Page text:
Chad A. YOUNG, Petitioner, v. Michael W. MOORE, etc., et al., Respondents.
Chad A. Young petitions this Court for a writ of habeas corpus. We have jurisdiction. See art. V, § 3(b)(9), Fla. Const. For the reasons set forth below, we deny the petition.
Young is serving a prison sentence for a first-degree felony violation of section 817.034(4)(a)1, Florida Statutes (1995), the Florida Communications Fraud Act (FCFA). The relevant facts leading to Young's incarceration are as follows. Between January 1991 and July 1996, Young engaged in a criminal scheme to defraud his grandparents, Clarence and Lucy Young, age 80 and 72 respectively, of approximately $80,000 by claiming he needed money to pay gambling debts. Young claimed that he had been beaten and cut numerous times by the persons to whom he owed money, and that he would be killed if he failed to pay the debts. To help Young out, the grandparents mortgaged their home, depleted their life savings, and borrowed $35,000. On June 28, 1996, Young made an additional request from the grandparents for $7000 to pay off his alleged kidnappers, and even followed this request with a phone call to his grandparents stating, in a disguised voice, “If we don't get the money, the kid's dead.” After the grandparents requested assistance from law enforcement, Young was apprehended on July 3, 1996, while trying to collect the money from the grandparents. Young admitted to police that, contrary to his representations to his grandparents, he owed no one any money, he had never been kidnapped, beaten, or cut, and he was, in fact, the voice of the “kidnapper” who telephoned his grandparents seeking to extort money.
In January 1997, Young pled guilty to first-degree scheme to defraud in violation of section 817.034(4)(a)1, Florida Statutes (1995) and, in April 1997, was sentenced to two years on community control. However, in February 1998, Young was adjudicated guilty of violating community control and, pursuant to section 921.001(4)(b)3, Florida Statutes (1997), the court resentenced Young under the 1991 guidelines to five and a half years in prison.1 Young was placed in the custody of the Department of Corrections (“Department”) on April 27, 1998. Subsequent to Young's incarceration, the Department has applied the gain time provisions of section 944.275(4)(b) 3, Florida Statutes (1997), which permits Young to accumulate up to 10 days per month incentive gain time and requires him to serve a minimum of 85% of his sentence incarcerated.2 Accordingly, Young's tentative release date is August 17, 2002.
Young contends that the Department is precluded in this instance from imposing a gain time calculation based on a gain time statute from a year different than that used for sentencing.3 We disagree. The plain meaning of the statute governing Young's gain time calculation specifically directs the Department to calculate Young's gain time as of the date the crime was committed:
For sentences imposed for offenses committed on or after October 1, 1995, the department may grant up to 10 days per month of incentive gain-time, except that no prisoner is eligible to earn any type of gain-time in an amount that would cause a sentence to expire, end, or terminate, or that would result in a prisoner's release, prior to serving a minimum of 85 percent of the sentence imposed.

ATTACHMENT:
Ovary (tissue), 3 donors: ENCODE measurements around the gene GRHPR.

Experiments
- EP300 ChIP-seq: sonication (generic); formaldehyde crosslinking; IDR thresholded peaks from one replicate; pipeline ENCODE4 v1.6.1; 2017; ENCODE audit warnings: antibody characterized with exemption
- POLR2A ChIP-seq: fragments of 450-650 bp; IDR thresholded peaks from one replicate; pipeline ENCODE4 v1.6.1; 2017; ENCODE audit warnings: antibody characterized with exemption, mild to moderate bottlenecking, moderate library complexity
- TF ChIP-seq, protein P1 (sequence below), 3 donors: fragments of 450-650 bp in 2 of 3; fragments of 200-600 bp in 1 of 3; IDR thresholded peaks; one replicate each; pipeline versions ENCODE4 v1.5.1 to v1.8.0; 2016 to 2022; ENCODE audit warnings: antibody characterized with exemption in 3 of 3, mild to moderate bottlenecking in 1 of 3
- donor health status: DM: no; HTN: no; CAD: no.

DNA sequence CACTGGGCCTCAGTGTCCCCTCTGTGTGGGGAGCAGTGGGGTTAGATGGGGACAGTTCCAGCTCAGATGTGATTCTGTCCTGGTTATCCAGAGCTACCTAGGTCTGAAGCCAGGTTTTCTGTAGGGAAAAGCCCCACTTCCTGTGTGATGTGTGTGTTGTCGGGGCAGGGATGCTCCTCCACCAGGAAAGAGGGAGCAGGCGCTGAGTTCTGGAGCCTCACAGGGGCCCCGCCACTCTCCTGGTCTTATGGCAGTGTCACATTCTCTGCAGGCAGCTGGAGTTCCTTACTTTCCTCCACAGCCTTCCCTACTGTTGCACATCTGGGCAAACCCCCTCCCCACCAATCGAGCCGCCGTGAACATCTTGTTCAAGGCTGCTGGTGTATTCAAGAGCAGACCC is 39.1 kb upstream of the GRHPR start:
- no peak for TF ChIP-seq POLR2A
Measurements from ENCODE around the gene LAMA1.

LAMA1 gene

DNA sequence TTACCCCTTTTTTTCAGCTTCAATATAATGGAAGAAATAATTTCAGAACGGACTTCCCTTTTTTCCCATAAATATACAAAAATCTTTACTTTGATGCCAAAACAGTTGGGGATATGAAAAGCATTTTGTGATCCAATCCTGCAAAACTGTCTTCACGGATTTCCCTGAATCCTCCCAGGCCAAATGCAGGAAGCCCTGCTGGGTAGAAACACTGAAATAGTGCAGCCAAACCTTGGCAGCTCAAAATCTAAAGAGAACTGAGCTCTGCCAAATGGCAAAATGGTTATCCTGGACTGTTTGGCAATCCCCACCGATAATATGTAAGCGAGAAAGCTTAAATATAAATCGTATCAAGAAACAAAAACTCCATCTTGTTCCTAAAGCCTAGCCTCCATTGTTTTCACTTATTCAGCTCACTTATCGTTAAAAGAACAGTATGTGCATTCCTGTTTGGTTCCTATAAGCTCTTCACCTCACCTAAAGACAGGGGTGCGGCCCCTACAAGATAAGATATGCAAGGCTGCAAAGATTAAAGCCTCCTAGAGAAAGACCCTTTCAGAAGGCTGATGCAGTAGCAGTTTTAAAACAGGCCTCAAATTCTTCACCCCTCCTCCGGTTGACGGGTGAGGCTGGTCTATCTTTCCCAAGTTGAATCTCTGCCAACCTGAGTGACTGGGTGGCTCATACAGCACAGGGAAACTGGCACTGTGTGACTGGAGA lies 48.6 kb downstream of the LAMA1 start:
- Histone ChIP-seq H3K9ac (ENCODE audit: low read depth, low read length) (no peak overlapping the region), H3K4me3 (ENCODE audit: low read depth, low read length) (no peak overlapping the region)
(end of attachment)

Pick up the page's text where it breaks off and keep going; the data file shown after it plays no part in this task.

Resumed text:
§ 944.275(4)(b)3, Fla. Stat. (1997) (emphasis added). Moreover, because a scheme to defraud in violation of section 817.034(4)(a)1 is a true continuing offense, we find that Young's crime was “committed” in 1996.4 Therefore, section 944.275(4)(b)3 is clearly applicable to Young, and it cannot be said that the Department did anything other than correctly implement the law that existed at the time of Young's incarceration:
The legislature amended ․ [section 944.274(4)(b)3] in 1995, with an effective date of October 1, 1995, in an act designated the “Stop Turning Out Prisoners Act.” In doing so, it added language curtailing the Department of Corrections' discretion to award incentive gain-time to prisoners serving “sentences imposed for offenses committed on or after October 1, 1995” ․ It is obvious that the legislature's intent, as embodied in this statutory provision, is to stop the early release of prisoners because of the awarding of gain-time credits by requiring that such prisoners serve a minimum of eighty-five percent of sentences imposed for offenses committed on or after October 1, 1995.
Turner v. State, 689 So.2d 1107, 1109 (Fla. 2d DCA 1997)
Young's claim that the Department's application of the reduced gain time statute is violative of the Ex Post Facto Clause of the Constitution is also without merit. This Court has stated, “[T]he Ex Post Facto Clause is triggered when a law ‘increases punishment beyond what was prescribed when the crime was consummated.’ ” Thomas v. Moore, 748 So.2d 1010, 1011 (Fla.1999) (emphasis in original) (quoting Lynce v. Mathis, 519 U.S. 433, 441, 117 S.Ct. 891, 137 L.Ed.2d 63 (1997)). For example, in Gwong v. Singletary, 683 So.2d 109 (Fla.1996), we held that an administrative regulation reducing the eligibility of certain inmates to earn incentive gain time credits applied to a class of inmates who committed their offenses before the effective date of the regulation and, therefore, unconstitutionally acted to enhance the nature of punishment. In this case, however, Young consummated his crime in 1996, nearly ten months after the effective date of the statute reducing gain time.5 Because the gain time statute at issue here was in effect when Young “consummated” his offense, there is no unconstitutional retroactive application of this statute to him. See Thomas, 748 So.2d at 1011-12.6